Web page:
As such, I wholly defend your right to have such – just as I defend Kenyon Wright’s right to believe in a God. (though if you imagine many Episcopalians believe “in a beardy bloke sitting on a cloud somewhere up there”, you may be a little wide of the mark.)

  25. When is the first date that postal votes for the Scottish Independence referendum can be sent in / accepted?

  26. Who is this “Westminster” that will take revenge on Scotland after the referendum? It is the Conservatives/LibDem alliance until May and then Labour or Conservatives with or without LibDems after May.

    Each of those parties, and in particular Labour, will want to win seats in Scotland at the next election and afterwards in the Scottish Parliament, irrespective of the result of the referendum. How could they be anything but nice to Scotland after the referendum? That is why I think that in the unlikely event of a Yes vote even the Conservatives would want Scotland to be happy with the deal it was given on separation – including a mutually beneficial currency arrangement.

    If any party was nasty to Scotland it would seriously damage it in that country in the long term.

  27. MissGlenghis

    As soon as people get the ballot paper, they can send it in. Changes to postal/proxy voting in the UK (no ideas what they are) only come into force in Scotland after the referendum.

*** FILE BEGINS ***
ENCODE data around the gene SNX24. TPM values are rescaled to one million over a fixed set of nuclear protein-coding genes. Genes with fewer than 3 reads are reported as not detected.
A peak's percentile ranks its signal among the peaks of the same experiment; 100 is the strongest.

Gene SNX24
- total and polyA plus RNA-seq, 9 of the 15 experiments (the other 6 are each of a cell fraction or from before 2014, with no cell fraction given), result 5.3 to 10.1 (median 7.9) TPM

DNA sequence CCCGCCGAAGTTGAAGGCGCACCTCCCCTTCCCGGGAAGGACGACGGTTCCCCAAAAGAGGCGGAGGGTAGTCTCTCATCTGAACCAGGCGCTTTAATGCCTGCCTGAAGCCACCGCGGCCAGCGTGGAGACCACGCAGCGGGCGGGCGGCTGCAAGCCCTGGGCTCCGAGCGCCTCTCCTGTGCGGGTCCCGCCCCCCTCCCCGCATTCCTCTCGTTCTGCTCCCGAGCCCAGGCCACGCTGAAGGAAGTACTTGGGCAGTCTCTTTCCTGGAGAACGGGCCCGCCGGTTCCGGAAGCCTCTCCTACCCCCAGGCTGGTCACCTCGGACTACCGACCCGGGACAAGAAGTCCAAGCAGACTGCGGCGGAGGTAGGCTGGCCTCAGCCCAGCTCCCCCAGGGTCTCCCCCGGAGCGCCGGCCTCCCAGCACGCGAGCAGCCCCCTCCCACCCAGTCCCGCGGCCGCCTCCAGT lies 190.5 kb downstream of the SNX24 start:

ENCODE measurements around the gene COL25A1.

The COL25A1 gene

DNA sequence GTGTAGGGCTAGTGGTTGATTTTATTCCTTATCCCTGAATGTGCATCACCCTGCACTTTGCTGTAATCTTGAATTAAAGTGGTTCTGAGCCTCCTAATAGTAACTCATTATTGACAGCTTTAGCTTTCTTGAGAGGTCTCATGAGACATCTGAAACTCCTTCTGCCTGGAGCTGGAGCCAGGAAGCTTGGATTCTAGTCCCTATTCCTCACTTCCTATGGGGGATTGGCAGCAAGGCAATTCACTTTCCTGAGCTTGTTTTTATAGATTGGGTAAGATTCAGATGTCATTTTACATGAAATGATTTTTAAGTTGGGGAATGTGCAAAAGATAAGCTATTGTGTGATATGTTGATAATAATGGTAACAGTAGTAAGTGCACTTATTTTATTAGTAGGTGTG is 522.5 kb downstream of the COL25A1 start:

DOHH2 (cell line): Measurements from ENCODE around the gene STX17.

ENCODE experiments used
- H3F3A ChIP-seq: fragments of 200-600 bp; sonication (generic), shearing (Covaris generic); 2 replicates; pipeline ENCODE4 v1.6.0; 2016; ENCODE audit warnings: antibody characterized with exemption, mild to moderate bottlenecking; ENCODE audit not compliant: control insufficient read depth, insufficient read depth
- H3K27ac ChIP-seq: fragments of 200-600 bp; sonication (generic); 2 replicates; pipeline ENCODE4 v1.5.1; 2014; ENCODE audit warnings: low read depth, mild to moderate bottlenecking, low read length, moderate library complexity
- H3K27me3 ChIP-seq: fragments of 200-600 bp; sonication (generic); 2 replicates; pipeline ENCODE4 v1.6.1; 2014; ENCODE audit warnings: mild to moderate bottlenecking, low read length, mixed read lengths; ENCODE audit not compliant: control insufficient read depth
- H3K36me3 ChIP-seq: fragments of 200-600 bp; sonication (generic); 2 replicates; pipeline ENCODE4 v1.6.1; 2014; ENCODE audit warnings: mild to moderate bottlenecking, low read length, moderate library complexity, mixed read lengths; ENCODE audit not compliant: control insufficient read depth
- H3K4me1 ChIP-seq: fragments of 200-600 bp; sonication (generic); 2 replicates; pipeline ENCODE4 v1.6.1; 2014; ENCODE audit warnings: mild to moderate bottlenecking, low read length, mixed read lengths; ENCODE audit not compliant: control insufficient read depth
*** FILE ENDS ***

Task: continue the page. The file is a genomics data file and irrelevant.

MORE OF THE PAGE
28. @Oldnat – jolly nice of you to defend my right to have a personal view. Don’t know what I’d do without you.

  29. As always, front pages are designed to sell papers!

    However, the front page of the Sunday Herald has the banner –

    “New poll shows risk to NHS puts women’s vote for Yes at 52% : Support for Independence at 48%.”

    How that relates to the detailed polling figures, we’ll need to wait and see.

  30. Alec

    iIm always pleased to support the rights of minorities! :-)

  31. In terms of how campaigns respond to polling, these Panelbase & ICM polls have been fascinating.

    Both campaigns knew the results before the embargoes, so could plan how they wanted to spin the results.

    Blair McDougall’s post-embargo tweet is interesting (presumably his earlier tweets repeating old stuff were part of some plan or other too).

    “No up in ICM poll for SoS & undecideds overwhelmingly leaning No”

    Since Yes also seems to be up with ICM, and No as well, presumably the undecideds who were Yes leaning have gone definitely Yes, while the remaining undecideds are largely leaning NOs, who don’t feel convinced yet.

  32. Oldnat

    I would say that Blair Mac is showing all the strange signs of a man starting to panic because what he thought was assured and certain is now looking very shaky – also saw him on tele from Inverness the other night – No should keep him off.

  33. L Hamilton

    Mmm You may be as partisan as Alec! I also support your right to have those views.

    I’m sure Blair McDougall’s views reflect the campaign he supports, and its supporters views.

    The only thing of interest in these last few weeks seems to be which of the main campaign points (currently currency & NHS) resonate best with the undecideds.